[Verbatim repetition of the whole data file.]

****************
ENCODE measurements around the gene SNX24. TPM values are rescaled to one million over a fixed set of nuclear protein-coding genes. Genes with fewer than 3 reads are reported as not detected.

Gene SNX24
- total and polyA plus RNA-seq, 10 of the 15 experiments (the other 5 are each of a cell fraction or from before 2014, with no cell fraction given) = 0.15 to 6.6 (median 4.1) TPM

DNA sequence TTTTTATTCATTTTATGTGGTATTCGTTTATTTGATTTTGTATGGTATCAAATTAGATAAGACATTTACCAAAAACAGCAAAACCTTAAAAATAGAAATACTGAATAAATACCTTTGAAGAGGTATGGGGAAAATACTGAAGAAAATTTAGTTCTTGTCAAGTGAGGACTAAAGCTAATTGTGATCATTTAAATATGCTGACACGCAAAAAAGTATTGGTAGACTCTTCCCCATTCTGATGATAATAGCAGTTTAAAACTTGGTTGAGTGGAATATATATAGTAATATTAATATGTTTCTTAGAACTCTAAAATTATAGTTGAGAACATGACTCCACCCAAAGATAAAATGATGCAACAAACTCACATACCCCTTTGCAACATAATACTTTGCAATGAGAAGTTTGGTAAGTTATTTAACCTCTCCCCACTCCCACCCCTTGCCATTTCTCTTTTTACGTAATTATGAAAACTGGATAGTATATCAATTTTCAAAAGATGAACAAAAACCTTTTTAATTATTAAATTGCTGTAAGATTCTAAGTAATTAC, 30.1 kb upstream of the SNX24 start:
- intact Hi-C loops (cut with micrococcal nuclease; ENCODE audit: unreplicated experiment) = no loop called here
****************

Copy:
ENCODE measurements around the gene SNX24. TPM values are rescaled to one million over a fixed set of nuclear protein-coding genes. Genes with fewer than 3 reads are reported as not detected.

Gene SNX24
- total and polyA plus RNA-seq, 10 of the 15 experiments (the other 5 are each of a cell fraction or from before 2014, with no cell fraction given) = 0.15 to 6.6 (median 4.1) TPM

DNA sequence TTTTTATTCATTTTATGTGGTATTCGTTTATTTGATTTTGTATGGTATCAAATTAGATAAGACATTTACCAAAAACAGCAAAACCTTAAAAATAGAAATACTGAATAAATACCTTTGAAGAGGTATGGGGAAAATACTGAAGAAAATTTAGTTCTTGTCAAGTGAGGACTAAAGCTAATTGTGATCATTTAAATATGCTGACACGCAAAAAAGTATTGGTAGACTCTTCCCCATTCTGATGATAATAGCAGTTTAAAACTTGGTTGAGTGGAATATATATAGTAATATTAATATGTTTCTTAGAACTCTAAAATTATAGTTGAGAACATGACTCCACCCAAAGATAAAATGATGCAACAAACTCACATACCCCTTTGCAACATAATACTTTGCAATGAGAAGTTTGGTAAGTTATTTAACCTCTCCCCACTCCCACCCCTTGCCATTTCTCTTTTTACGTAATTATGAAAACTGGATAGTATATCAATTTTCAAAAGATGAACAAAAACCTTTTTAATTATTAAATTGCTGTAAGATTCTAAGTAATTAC, 30.1 kb upstream of the SNX24 start:
- intact Hi-C loops (cut with micrococcal nuclease; ENCODE audit: unreplicated experiment) = no loop called here